A teenager trashed his house and threatened to stab his dad after being served salad for dinner
Although I'm not a parent yet, the one thing I'm dreading the most during my eventual descent into fatherhood is the long period of stress, worry and rage that comes with having my very own teenager. New parents have to contend with sleepless nights, having a toddler is like taking care of a pocket-sized psychopath, but teenagers are a whole other world of pain.
They're moody, they're rebellious, and let's be honest - they smell a little bit, too. But I'm sure that while you weren't exactly the model child at that age, you probably didn't threaten to kill your parents at any point over dinner. Unless you're 19-year-old Callum Pooley, who threatened his father with a knife after being offered salad for dinner.
Hull Crown Court heard that the teenager was over at his mother's house, having been invited to dinner with his mother and sister. Then, things turned sour, as Pooley flew into a rage, as his mother reportedly "made the mistake of giving him a salad for his tea".
Howard Shaw, the prosecutor for the court case, then recounted the events that followed.
"Well, he took exception to that and turned abusive, turned violent, started punching the door, threw the salad, turned the table over, and was verbally abusive towards his mother. He was told to leave and did so."
From there, the court heard that Pooley's father was called, and once the teenager returned home, there was a suitcase full of his stuff waiting in the hands of his father, who was waiting on the doorstep. But that only seemed to upset Pooley, who claimed: "these aren't all my clothes", before kicking a recycling bin, and producing a fish-paring knife.
At that point, Pooley's sister tried to step between him and their father, but Pooley reportedly threatened to "stab his father in the head", before climbing into the back garden and cutting the washing line. Pooley later claimed that this was so he could "get a rope so he could hang himself".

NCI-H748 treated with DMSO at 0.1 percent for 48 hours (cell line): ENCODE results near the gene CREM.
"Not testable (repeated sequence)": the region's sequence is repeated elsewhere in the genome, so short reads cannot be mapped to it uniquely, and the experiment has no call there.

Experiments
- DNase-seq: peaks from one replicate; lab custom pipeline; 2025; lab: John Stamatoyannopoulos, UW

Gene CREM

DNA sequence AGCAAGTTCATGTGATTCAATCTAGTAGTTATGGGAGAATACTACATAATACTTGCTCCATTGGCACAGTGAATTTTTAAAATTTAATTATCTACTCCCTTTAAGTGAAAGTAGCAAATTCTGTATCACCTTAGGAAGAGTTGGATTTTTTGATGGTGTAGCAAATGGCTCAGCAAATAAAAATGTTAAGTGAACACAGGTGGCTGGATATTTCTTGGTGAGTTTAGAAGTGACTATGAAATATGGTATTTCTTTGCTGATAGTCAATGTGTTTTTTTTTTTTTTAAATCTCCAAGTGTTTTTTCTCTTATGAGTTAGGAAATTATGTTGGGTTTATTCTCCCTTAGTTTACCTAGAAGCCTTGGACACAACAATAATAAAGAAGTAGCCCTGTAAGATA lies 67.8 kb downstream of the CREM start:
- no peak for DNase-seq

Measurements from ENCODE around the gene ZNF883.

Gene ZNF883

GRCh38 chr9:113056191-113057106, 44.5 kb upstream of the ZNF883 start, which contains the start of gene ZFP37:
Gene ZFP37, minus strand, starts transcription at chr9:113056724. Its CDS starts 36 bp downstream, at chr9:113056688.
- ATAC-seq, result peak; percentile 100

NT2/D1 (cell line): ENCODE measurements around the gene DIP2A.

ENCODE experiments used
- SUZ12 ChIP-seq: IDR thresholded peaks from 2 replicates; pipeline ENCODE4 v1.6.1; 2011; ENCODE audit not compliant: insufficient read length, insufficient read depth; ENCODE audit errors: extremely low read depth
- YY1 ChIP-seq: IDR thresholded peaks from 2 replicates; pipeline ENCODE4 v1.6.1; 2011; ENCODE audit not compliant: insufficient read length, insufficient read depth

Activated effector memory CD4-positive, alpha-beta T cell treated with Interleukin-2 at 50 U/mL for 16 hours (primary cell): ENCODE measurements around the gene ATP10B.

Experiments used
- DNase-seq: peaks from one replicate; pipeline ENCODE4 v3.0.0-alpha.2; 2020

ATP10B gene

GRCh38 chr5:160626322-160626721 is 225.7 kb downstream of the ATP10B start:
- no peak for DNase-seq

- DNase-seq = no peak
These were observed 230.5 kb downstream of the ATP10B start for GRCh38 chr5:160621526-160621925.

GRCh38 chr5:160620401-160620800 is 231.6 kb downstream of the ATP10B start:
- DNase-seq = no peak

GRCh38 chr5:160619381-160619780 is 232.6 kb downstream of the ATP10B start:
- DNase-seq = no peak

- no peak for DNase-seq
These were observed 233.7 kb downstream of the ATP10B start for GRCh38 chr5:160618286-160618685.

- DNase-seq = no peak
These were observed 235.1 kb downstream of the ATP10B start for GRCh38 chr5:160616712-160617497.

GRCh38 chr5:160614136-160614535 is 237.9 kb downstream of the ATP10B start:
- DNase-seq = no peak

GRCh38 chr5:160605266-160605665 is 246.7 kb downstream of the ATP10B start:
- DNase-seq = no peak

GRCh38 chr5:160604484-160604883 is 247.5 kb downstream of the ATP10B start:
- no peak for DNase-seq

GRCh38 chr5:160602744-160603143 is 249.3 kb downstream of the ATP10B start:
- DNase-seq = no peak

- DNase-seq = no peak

Then, the police were called and was arrested. Pooley then admitted to being abusive to his mother in an interview, but the defending laywer Stephen Robinson said that there was no need for a restraining order, touching upon Pooley's issues growing up to Hull Crown Court.
"The defendant has been in touch with his family," said Robinson of the defendant Pooley. "They speak nearly every day and he has entered the property - ironically for his tea - without any problem whatsoever. The defendant would submit this [the restraining order] might get in the way of a tentative reconcilliation."
"He was bullied as a youngster, and rightly or wrongly he feels he didn't receive the support he needed. Whether that's right or not perhaps doesn't matter. It's something that's grown in the defendant's mind and led to difficulties which ultimately resulted in the offences on this occasion."
On this occasion, Pooley admitted to threatening behaviour and possession of a bladed article, and was sentenced to 150 hours of unpaid work and 30 days rehabilitation. He was warned, however, by the presiding judge that were he to appear in front of the court, he would be facing jail.